by Melia LaCour
Today is the Fifth-Annual National Day of Racial Healing. Across the country, thousands of people will gather to engage in racial healing programs, discussions, and virtual forums in service of creating a more equitable country.
Launched in 2016 by the W.K. Kellogg Foundation in partnership with hundreds of racial justice activists across the United States, today’s observance comes at a time when our hearts are yearning for it most. With violent surges of white nationalism, the continued devastating rampage of COVID-19 disproportionately impacting Black, Indigenous, and People of Color (BIPOC), the sanctioned murder of Black people, many of us are feeling unfathomable grief, righteous rage, and utter depletion. The need for racial healing is urgent.
So, what does racial healing mean in the context of now? And why is racial healing important to our movements for justice?
I spoke with racial justice leaders who work in education, government, the arts, entrepreneurship, and nonprofits to explore these critical questions. I believe each leader is powerfully rooted in racial healing, love, and fierce action. Their wisdom sheds light on why racial healing must be central in our justice work at this time.
Jackson and Hall co-founded Blackout Healing: Carefully Curated All Black Healing Spaces. For Us. By Us. With Us. Together they raised $25,000 and created a Black healing space at the Capitol Hill Occupied Protest (CHOP) on June 19, 2020 (Juneteenth). Their work is a loving response to the deep need for racial healing for Black people, especially in these current times.
“We spent our summer, you know, either in COVID, in quarantine, … completely isolated or at a protest,“ said Jackson. “Even just living in Rainier Beach, I feel like I can barely walk a block without seeing posters of George Floyd or Breonna Taylor, and at a certain point it feels to me like I’m walking through a funeral. Like, my whole life in the United States is walking through a funeral. And as public and prevalent as Black death has been is as public and prevalent as I want to see Black healing be. The protest [CHOP] was, in and of itself, living in vibrancy. Living in our fullness is a testament to not just our resilience but to our capacity to heal and to move forward.”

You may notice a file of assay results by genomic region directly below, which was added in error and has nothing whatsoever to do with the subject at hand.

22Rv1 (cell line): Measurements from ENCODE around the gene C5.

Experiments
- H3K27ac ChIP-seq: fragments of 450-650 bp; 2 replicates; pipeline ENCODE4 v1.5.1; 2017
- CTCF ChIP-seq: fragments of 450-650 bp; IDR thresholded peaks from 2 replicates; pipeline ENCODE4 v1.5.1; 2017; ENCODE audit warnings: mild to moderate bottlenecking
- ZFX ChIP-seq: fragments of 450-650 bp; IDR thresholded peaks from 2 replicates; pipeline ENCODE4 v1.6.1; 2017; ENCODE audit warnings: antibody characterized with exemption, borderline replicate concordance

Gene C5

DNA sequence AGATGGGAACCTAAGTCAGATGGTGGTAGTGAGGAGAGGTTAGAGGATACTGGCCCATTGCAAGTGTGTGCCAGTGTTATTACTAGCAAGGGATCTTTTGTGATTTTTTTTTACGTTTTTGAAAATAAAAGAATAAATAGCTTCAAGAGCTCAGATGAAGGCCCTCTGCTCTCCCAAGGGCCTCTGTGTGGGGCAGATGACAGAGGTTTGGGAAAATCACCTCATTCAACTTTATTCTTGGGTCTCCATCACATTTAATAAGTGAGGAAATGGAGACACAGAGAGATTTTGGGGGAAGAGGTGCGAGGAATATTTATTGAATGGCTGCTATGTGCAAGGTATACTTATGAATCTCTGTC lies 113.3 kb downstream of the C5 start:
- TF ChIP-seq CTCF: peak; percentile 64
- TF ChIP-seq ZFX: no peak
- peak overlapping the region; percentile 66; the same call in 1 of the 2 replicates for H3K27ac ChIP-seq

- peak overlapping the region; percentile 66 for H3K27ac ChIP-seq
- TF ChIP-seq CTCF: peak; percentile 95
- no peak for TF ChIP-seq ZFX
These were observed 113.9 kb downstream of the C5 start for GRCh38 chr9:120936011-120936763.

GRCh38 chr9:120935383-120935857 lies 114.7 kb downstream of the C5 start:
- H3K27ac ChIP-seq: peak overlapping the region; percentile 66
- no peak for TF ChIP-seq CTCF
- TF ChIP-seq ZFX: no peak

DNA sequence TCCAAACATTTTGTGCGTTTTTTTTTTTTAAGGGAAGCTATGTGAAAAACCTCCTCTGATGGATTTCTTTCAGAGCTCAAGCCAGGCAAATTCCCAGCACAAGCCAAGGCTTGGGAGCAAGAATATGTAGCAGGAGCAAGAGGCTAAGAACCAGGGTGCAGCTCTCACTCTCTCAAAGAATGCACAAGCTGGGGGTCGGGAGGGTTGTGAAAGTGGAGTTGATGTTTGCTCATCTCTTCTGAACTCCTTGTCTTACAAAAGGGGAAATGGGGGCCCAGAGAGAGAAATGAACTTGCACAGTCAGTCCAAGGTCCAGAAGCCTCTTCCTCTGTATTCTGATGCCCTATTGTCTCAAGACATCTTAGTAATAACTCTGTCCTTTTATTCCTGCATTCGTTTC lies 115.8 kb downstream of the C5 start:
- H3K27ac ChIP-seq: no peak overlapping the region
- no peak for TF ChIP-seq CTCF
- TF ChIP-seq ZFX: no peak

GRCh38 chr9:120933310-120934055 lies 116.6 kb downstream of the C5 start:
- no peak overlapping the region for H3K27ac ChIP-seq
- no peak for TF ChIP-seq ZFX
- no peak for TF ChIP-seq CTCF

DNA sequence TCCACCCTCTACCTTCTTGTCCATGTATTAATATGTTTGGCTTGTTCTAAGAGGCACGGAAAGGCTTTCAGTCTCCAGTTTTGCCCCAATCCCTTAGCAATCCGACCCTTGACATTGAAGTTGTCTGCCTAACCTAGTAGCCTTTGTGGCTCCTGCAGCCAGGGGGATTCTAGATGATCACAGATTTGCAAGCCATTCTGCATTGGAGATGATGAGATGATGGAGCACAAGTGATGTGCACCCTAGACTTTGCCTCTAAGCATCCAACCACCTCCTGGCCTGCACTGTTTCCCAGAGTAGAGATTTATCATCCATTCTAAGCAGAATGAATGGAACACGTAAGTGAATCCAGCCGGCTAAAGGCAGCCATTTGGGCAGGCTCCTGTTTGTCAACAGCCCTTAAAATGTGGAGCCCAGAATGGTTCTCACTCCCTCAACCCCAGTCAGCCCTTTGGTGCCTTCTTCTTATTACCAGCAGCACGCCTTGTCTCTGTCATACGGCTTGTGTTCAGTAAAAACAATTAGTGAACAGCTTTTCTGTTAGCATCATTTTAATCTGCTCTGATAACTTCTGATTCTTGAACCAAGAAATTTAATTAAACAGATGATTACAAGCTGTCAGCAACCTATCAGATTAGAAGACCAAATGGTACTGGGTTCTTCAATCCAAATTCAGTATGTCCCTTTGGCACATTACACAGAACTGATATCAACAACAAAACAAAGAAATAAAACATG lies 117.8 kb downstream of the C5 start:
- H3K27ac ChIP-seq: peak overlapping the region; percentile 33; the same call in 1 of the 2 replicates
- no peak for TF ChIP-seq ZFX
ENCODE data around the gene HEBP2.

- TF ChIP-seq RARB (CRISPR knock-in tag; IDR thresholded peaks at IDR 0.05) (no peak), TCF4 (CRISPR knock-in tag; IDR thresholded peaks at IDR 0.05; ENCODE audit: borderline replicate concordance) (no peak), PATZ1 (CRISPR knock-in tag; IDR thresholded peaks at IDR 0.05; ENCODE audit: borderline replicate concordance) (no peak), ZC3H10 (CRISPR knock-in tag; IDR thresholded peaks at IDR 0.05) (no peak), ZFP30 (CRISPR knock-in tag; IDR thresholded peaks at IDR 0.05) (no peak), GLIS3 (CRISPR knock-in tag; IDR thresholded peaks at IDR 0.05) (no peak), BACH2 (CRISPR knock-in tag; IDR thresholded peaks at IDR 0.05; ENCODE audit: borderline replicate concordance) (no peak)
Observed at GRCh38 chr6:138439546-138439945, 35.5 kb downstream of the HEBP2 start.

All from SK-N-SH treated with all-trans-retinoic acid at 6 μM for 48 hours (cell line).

“I think right now, for me racialized healing is reclaiming the rest of my identity and reminding myself that I’m a whole person,” Hall later added. “And I think that in order to get past the rage, and the exhaustion and the tiredness, and be able to connect with other people, and remember that we’re all humans, it feels really important to me to allow more space than just this, like, one side of trauma that feels really, really difficult. I’ve also been loving this idea that we imagine ourselves to freedom and to liberation, and [invoke] the power of an emancipatory imagination in the way that Black people have always imagined themselves free and called it so before it was.”
“It [racial healing] looks differently for those who have racial privilege and those who have been oppressed,” said Boateng. “In my role at TAF I get to support holistic development for BIPOC teachers and educational leaders. And we are in the process of developing a parallel track for white leaders because we recognize that we can heal and grow all day long, but if the people with political and influential power for systemic change aren’t growing and changing too, we are just running in circles. “
“So, we will now have two tracks of transformative educator development — one for BIPOCs and one for white folks. While the two tracks are similar in their outcomes and supported by a liberation pedagogy, there are major fundamental differences, the most important one being that for BIPOCs, we are learning to effectively challenge educational spaces to make room for who and how we (and those we lead) are AND not burn out. For white folks, it’s more of a continual process of self-awareness so as not to perpetuate inequality as BIPOCs strive to show up liberated. Both require self-exploration and challenging and changing systems. But for BIPOCs we ask, how can I take up space? For white folks we ask, how can I help create space?”